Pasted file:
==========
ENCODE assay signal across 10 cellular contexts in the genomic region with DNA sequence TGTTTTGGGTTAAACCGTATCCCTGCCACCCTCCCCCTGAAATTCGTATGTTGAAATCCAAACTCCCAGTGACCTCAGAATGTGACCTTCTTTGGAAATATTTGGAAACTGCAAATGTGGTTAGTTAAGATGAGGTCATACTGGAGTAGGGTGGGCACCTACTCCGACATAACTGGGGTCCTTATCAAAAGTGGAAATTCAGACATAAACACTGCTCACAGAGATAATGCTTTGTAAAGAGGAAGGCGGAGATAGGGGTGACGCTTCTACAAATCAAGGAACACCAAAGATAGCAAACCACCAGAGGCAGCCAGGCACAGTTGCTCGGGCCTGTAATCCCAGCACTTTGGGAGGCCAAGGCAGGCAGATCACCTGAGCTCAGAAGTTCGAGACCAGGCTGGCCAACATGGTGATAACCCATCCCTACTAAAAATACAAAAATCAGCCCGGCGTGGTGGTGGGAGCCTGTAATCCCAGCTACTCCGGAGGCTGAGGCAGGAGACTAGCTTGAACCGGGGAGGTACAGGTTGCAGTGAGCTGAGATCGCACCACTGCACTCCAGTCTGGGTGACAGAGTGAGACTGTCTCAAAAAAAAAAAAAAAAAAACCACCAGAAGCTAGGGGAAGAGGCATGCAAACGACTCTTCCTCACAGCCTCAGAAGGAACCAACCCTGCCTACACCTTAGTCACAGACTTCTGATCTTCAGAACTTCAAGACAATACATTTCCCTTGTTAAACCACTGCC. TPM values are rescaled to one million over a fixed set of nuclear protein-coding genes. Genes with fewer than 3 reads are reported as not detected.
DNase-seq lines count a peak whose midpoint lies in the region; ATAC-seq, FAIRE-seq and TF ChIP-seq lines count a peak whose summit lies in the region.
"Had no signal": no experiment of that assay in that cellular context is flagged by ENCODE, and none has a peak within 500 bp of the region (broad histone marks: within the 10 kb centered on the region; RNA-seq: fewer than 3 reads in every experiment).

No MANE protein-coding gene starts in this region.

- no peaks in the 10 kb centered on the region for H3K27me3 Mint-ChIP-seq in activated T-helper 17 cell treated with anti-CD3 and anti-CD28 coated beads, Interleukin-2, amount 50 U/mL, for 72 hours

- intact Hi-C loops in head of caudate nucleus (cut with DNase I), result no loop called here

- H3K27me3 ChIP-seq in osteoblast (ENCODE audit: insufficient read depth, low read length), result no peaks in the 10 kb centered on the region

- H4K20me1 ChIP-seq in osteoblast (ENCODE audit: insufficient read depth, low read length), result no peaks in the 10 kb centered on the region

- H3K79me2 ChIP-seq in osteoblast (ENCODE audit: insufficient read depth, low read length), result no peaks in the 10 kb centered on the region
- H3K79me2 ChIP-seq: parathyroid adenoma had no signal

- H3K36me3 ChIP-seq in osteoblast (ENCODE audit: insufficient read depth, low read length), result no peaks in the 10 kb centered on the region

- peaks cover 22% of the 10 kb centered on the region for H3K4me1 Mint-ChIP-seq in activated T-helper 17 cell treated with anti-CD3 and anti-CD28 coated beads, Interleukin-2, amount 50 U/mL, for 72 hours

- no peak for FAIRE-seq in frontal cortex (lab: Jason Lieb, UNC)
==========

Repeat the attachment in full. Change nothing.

ENCODE assay signal across 10 cellular contexts in the genomic region with DNA sequence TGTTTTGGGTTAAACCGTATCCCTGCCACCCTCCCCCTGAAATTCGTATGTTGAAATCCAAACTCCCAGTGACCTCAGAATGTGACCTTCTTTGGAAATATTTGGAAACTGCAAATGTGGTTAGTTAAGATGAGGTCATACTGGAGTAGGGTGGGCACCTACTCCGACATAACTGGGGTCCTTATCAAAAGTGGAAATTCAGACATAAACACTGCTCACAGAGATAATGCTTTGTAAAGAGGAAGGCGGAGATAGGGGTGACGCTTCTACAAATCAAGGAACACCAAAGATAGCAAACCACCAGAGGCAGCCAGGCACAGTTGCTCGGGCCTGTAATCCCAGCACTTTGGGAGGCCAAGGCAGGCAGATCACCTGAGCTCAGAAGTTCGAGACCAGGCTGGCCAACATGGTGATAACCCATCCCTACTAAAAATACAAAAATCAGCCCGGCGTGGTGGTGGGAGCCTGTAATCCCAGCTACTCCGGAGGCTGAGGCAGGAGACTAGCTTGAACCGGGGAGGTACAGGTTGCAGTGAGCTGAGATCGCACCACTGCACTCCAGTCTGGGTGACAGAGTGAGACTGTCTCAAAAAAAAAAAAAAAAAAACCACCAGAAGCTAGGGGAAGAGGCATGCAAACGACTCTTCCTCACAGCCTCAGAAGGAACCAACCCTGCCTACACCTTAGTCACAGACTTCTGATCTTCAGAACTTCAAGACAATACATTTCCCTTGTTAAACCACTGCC. TPM values are rescaled to one million over a fixed set of nuclear protein-coding genes. Genes with fewer than 3 reads are reported as not detected.
DNase-seq lines count a peak whose midpoint lies in the region; ATAC-seq, FAIRE-seq and TF ChIP-seq lines count a peak whose summit lies in the region.
"Had no signal": no experiment of that assay in that cellular context is flagged by ENCODE, and none has a peak within 500 bp of the region (broad histone marks: within the 10 kb centered on the region; RNA-seq: fewer than 3 reads in every experiment).

No MANE protein-coding gene starts in this region.

- no peaks in the 10 kb centered on the region for H3K27me3 Mint-ChIP-seq in activated T-helper 17 cell treated with anti-CD3 and anti-CD28 coated beads, Interleukin-2, amount 50 U/mL, for 72 hours

- intact Hi-C loops in head of caudate nucleus (cut with DNase I), result no loop called here

- H3K27me3 ChIP-seq in osteoblast (ENCODE audit: insufficient read depth, low read length), result no peaks in the 10 kb centered on the region

- H4K20me1 ChIP-seq in osteoblast (ENCODE audit: insufficient read depth, low read length), result no peaks in the 10 kb centered on the region

- H3K79me2 ChIP-seq in osteoblast (ENCODE audit: insufficient read depth, low read length), result no peaks in the 10 kb centered on the region
- H3K79me2 ChIP-seq: parathyroid adenoma had no signal

- H3K36me3 ChIP-seq in osteoblast (ENCODE audit: insufficient read depth, low read length), result no peaks in the 10 kb centered on the region

- peaks cover 22% of the 10 kb centered on the region for H3K4me1 Mint-ChIP-seq in activated T-helper 17 cell treated with anti-CD3 and anti-CD28 coated beads, Interleukin-2, amount 50 U/mL, for 72 hours

- no peak for FAIRE-seq in frontal cortex (lab: Jason Lieb, UNC)